Cryonics have been satirized in this country for decades. Humour columnist Gary Lautens of the Toronto Star set the tone way back in 1964 when he advised prospective volunteers for Cryogenic suspension "Let me know if the light really goes out when you close the refrigerator door, eh?" Then an urban myth arose in 1967 claiming that Walt Disney had been "frozen". Not true, but the mockery grew intense. If memory serves, even CBC comedians Wayne and Shuster got in on the act. Funeral Directors nationwide enjoyed the joke. Well the real story today is that a few Canadian believers in the concept are refusing to be thwarted.
Vancouver Milestone - B.C.'s First Cryonic Suspension patient- July 9, 2010
At 1:30 AM July 3rd a Vancouver woman was found slumped in front of a PC. Perhaps she was surfing the Net as we all do late at night. Her husband phoned 911 and she was rushed to the Emergency at a nearby hospital. At 12 Noon she was moved to the ICU and given a brain scan. At 6:30 PM a physician pronounced her dead... and that ending was the start of a new life. The life of a long term cryonic "patient".
The quoted price was US$28,000, with an initial deposit of US$1250 required to set complex procedures in motion. This unplanned case (the family has never been a member of any Cryonic Society) was an imposition on the American Cryo-support team because they had to assemble on the July 4th long weekend holiday. The Vancouver family paid the initial deposit with a PayPal account and engaged the services of a cooperative Funeral Director. (The Funeral Industry is very hostile to the whole concept of cryonics.) The balance of the $28,000 fee was paid by bank transfer.
The patient's son, accompanied by the Funeral Director, were waiting in a room adjacent to the ICU until hospital staff declared his Mom legally dead. They rolled in a temporary coffin containing almost 80 pounds of dry ice, and removed her from the hospital. A few hours later she was sealed inside four body bags, each inside the next, and transferred to a sheet metal box. An additional 120 pounds of dry ice was added. The metal box was nested with thick Styrofoam sheeting inside an outer case made from West Fraser Plywood. The lady was stored until the Funeral Director could get the necessary paperwork from the U.S. Consulate. Properly sealed with a Customs declaration the coffin was transported to YVR on July 7 and loaded aboard a Delta Airlines flight to Detroit on July 8. The patient was entrusted to perpetual care in the U.S. because there is no service offered anywhere in Canada. Cryonic Suspension is outlawed here and all the Law permits is the transfer of a loved one to a foreign storage facility. Technical details on the suspension process can be read at the Cryonics Institute website. They trumpet this case as their "98th patient".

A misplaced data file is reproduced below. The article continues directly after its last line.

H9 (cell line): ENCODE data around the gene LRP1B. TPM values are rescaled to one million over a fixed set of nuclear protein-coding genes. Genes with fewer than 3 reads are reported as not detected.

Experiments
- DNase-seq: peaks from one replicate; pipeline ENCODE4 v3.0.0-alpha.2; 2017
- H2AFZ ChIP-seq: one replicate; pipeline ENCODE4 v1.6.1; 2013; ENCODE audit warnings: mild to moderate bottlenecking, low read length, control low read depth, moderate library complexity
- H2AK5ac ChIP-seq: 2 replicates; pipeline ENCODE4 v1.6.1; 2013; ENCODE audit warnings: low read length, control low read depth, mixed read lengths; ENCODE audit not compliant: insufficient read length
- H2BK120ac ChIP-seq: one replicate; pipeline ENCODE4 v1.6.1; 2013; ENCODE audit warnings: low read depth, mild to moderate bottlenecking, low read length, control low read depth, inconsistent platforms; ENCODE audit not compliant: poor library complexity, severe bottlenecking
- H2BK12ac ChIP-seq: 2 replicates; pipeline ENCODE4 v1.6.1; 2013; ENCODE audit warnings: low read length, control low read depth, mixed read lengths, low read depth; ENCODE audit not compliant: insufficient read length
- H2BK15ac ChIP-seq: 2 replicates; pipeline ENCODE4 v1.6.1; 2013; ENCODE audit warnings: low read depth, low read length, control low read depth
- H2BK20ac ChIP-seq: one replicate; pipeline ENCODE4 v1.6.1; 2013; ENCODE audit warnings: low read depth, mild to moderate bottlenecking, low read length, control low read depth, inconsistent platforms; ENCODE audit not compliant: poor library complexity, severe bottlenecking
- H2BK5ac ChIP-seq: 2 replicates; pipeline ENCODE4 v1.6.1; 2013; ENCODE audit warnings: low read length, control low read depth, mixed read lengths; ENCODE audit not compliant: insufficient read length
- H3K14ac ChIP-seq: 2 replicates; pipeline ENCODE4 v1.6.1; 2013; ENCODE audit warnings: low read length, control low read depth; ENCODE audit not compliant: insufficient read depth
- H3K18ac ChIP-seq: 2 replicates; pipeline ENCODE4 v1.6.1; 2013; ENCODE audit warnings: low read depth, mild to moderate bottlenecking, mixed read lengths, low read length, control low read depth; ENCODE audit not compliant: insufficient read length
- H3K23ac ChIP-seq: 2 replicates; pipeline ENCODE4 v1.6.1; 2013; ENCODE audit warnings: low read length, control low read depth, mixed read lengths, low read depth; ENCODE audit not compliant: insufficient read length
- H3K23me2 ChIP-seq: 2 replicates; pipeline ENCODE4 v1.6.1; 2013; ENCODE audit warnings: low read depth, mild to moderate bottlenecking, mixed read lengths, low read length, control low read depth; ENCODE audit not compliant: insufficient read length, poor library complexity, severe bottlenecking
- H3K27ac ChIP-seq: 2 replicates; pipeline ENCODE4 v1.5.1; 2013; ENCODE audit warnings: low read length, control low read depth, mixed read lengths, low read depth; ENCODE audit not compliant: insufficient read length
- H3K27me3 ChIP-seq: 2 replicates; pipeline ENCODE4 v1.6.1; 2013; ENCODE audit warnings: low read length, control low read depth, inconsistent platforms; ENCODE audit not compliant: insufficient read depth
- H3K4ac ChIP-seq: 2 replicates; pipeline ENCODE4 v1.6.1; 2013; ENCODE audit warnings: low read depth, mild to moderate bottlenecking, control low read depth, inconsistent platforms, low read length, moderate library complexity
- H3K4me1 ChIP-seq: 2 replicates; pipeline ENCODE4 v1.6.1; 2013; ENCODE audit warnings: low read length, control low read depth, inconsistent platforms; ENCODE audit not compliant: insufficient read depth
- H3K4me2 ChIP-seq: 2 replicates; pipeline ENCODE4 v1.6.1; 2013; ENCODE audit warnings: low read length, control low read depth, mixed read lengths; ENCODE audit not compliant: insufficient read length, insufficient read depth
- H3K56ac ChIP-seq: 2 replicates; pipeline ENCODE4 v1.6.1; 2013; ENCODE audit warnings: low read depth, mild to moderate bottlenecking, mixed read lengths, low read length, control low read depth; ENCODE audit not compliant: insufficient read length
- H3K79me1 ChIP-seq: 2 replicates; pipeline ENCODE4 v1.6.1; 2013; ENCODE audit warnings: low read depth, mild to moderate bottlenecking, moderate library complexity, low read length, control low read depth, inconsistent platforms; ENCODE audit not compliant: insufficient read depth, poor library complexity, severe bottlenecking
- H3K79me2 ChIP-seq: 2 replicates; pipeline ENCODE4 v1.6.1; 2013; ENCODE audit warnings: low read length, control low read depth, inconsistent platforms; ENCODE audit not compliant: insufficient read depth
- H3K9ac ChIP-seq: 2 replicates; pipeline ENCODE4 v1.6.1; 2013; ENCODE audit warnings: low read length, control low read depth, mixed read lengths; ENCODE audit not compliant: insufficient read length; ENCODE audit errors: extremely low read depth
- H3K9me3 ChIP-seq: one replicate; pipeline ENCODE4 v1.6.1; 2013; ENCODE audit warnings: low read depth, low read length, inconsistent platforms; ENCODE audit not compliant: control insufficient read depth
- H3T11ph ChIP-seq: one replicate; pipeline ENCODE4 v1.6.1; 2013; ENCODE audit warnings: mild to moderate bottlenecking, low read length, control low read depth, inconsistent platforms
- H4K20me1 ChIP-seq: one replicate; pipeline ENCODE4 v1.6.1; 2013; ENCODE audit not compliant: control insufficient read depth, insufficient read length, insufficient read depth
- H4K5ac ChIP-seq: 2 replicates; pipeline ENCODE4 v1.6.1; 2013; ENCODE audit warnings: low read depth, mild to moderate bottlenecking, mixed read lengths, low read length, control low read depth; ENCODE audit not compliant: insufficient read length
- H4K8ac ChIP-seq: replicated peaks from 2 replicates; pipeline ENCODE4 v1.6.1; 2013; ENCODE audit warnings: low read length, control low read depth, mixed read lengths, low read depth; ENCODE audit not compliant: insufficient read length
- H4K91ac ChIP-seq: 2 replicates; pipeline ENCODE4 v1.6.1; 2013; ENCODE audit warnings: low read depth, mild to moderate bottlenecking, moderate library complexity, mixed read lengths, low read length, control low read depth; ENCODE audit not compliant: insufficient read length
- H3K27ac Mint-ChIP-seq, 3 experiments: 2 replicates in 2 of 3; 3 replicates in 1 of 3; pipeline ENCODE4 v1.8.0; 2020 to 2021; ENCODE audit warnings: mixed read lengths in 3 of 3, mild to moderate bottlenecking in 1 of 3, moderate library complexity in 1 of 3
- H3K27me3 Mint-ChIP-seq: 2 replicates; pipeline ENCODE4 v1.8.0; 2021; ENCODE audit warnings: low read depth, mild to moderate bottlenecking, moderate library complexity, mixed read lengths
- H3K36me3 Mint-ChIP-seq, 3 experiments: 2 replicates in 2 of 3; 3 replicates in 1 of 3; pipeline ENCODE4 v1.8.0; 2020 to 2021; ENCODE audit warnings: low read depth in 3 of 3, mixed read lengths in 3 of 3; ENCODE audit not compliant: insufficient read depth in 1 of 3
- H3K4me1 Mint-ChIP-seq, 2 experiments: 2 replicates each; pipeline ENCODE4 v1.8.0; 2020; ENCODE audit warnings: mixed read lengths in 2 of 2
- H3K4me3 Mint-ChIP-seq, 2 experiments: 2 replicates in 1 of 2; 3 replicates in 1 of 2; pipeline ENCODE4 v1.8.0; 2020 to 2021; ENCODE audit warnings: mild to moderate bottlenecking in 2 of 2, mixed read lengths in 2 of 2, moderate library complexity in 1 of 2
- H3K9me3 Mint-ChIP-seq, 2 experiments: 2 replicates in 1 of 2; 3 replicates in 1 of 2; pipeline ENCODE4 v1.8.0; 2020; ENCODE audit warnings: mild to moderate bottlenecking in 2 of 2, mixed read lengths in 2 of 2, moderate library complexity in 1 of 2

This is the Cryogenic storage facility in the Michigan where British Columbia's first Cryogenic storage patient is resting. MRS. X died on July 3, 2010 in a Vancouver I.C.U. and was flown to Detroit on July 8. Her son arrived at the facility on July 9 and witnessed the two day produre as his mother was cooled and finally frozen for perpetual storage. The procedure cost - US$ 28,000.
Vancouver Cryonic Milestone -The transfer completed, the staff of the Cryogenic support team display the empty transfer case, custom built to Cryogenic standards, by a Vancouver Funeral Director. Note the Yellow label "HUMAN REMAINS" and "YVR".
Vancouver Cryonic Milestone - A Cryonic Institute staff member displays the transfer case, shipped from YVR Vancouver, B.C. The patient's body was carefully preserved in 200 pounds of dry ice, resting inside four rubber body bags, a sheet metal coffin, Styroifoam and a plywood outer case.
The CREMATION, INTERMENT AND FUNERAL SERVICES ACT (2004) outlaws the selling or even promotion of Cryonic services in this British Columbia. A local funeral business will be prosecuted if it even displays brochures on the premises. The ACT can be read here.